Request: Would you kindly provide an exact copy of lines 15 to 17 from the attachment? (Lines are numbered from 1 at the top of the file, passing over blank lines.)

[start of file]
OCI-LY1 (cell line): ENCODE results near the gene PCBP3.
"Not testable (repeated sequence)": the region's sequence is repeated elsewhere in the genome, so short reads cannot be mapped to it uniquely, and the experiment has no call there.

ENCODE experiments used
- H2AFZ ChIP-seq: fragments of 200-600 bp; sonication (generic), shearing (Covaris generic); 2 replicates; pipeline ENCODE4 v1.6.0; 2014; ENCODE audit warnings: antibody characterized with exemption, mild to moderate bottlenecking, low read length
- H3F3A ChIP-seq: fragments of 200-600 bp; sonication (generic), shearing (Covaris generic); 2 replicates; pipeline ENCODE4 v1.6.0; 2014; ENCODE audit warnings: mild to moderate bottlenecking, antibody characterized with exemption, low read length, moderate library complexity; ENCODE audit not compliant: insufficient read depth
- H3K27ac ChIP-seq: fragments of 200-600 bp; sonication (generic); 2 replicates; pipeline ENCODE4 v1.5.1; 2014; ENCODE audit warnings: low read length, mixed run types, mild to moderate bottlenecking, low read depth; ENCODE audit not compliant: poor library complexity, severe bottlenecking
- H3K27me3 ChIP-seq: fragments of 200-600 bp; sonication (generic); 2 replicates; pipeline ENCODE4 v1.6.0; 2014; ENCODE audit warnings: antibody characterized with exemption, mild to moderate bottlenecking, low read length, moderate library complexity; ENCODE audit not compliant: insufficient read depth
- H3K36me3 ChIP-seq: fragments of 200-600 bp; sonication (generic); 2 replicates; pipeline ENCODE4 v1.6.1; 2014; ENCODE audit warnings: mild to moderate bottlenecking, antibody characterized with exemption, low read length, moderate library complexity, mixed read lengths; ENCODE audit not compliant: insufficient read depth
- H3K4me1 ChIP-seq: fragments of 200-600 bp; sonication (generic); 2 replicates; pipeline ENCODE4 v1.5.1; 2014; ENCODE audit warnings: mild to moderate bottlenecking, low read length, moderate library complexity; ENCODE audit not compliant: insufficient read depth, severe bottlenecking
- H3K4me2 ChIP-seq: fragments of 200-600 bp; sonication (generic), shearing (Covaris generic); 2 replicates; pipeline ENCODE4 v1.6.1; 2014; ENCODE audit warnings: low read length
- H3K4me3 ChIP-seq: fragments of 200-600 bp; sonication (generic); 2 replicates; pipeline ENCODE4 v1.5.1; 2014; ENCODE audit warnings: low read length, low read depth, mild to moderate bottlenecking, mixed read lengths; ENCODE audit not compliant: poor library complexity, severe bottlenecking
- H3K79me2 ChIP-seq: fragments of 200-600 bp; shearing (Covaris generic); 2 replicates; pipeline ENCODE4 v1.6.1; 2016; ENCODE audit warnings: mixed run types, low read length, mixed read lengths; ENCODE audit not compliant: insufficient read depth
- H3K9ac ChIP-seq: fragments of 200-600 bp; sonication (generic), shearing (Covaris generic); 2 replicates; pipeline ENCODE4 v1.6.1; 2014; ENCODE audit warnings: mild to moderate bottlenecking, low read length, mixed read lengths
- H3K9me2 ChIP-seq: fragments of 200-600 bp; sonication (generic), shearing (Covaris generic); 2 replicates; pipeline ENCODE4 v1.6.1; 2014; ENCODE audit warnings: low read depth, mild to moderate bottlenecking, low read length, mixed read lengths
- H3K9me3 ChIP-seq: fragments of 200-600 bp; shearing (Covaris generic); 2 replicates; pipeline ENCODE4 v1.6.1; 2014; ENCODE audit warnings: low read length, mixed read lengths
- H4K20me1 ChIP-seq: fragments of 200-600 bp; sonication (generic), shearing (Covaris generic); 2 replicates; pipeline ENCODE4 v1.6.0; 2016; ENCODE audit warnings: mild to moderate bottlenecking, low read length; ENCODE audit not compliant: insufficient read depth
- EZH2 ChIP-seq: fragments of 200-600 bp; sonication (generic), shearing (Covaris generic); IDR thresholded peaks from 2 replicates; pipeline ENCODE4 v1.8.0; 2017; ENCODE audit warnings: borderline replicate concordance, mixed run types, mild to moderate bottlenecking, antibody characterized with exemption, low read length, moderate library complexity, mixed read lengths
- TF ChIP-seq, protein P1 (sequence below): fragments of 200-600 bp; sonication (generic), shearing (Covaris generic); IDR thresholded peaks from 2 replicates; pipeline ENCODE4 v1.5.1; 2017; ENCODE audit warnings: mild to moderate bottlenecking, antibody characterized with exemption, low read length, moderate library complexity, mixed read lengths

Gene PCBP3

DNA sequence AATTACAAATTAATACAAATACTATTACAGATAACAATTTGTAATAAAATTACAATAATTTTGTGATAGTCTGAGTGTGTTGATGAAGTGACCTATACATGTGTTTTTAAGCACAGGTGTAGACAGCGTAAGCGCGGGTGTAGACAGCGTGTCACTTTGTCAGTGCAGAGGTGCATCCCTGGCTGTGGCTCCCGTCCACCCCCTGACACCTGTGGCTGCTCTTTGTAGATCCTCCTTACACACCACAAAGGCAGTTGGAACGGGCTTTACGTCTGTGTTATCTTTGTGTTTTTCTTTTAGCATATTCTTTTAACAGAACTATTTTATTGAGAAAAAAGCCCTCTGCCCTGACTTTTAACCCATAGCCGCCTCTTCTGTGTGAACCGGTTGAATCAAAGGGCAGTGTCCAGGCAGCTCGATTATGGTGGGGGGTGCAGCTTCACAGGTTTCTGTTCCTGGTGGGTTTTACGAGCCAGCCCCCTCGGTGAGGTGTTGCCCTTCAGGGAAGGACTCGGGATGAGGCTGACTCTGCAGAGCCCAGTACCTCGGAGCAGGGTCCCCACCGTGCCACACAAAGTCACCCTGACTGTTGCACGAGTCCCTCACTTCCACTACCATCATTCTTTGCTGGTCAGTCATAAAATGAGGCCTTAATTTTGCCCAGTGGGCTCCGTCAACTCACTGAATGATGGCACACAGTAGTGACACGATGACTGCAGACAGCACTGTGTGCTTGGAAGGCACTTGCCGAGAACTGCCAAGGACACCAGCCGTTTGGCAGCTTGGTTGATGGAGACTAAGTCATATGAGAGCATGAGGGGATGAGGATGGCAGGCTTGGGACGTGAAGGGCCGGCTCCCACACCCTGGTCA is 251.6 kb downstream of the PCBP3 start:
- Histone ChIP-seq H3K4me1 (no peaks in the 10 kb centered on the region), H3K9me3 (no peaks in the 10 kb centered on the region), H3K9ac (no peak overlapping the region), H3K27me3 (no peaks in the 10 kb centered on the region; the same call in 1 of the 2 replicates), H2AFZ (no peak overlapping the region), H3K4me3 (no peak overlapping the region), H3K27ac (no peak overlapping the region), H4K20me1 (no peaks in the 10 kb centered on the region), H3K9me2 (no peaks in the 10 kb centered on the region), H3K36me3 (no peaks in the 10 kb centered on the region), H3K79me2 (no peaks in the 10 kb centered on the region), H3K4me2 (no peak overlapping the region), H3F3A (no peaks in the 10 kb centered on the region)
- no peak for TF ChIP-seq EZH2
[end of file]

- H3K9me3 ChIP-seq: fragments of 200-600 bp; shearing (Covaris generic); 2 replicates; pipeline ENCODE4 v1.6.1; 2014; ENCODE audit warnings: low read length, mixed read lengths
- H4K20me1 ChIP-seq: fragments of 200-600 bp; sonication (generic), shearing (Covaris generic); 2 replicates; pipeline ENCODE4 v1.6.0; 2016; ENCODE audit warnings: mild to moderate bottlenecking, low read length; ENCODE audit not compliant: insufficient read depth
- EZH2 ChIP-seq: fragments of 200-600 bp; sonication (generic), shearing (Covaris generic); IDR thresholded peaks from 2 replicates; pipeline ENCODE4 v1.8.0; 2017; ENCODE audit warnings: borderline replicate concordance, mixed run types, mild to moderate bottlenecking, antibody characterized with exemption, low read length, moderate library complexity, mixed read lengths